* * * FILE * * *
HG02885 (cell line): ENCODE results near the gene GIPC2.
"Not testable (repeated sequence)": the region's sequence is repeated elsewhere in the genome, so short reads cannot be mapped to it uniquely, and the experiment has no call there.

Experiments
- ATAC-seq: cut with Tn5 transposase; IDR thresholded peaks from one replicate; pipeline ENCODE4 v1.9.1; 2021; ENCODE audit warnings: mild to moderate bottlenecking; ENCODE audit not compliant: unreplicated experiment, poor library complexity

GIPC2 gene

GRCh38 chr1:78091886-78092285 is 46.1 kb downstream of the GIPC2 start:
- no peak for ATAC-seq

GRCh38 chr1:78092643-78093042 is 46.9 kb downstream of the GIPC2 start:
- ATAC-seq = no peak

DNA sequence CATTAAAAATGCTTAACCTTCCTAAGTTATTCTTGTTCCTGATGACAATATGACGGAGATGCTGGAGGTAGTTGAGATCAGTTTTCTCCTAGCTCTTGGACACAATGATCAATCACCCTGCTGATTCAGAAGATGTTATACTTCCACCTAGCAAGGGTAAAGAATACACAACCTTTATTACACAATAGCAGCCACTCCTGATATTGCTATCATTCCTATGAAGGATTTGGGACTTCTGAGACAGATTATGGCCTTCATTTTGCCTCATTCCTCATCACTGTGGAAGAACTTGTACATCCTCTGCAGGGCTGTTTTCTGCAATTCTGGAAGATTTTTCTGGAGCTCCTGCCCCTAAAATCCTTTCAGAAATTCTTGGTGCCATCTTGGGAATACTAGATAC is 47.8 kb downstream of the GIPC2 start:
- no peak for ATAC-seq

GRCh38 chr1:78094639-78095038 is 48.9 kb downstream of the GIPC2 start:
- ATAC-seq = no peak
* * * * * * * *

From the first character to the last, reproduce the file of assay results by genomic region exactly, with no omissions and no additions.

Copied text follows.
HG02885 (cell line): ENCODE results near the gene GIPC2.
"Not testable (repeated sequence)": the region's sequence is repeated elsewhere in the genome, so short reads cannot be mapped to it uniquely, and the experiment has no call there.

Experiments
- ATAC-seq: cut with Tn5 transposase; IDR thresholded peaks from one replicate; pipeline ENCODE4 v1.9.1; 2021; ENCODE audit warnings: mild to moderate bottlenecking; ENCODE audit not compliant: unreplicated experiment, poor library complexity

GIPC2 gene

GRCh38 chr1:78091886-78092285 is 46.1 kb downstream of the GIPC2 start:
- no peak for ATAC-seq

GRCh38 chr1:78092643-78093042 is 46.9 kb downstream of the GIPC2 start:
- ATAC-seq = no peak

DNA sequence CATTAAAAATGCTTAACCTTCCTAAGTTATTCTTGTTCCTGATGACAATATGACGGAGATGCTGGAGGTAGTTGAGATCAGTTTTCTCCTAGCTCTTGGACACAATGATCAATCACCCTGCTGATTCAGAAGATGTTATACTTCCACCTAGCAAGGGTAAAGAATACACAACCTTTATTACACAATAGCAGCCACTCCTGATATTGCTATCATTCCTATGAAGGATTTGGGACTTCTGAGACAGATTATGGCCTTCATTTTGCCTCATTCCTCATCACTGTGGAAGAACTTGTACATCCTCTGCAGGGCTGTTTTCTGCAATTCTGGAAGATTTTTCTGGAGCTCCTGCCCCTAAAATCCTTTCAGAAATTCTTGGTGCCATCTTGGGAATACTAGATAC is 47.8 kb downstream of the GIPC2 start:
- no peak for ATAC-seq

GRCh38 chr1:78094639-78095038 is 48.9 kb downstream of the GIPC2 start:
- ATAC-seq = no peak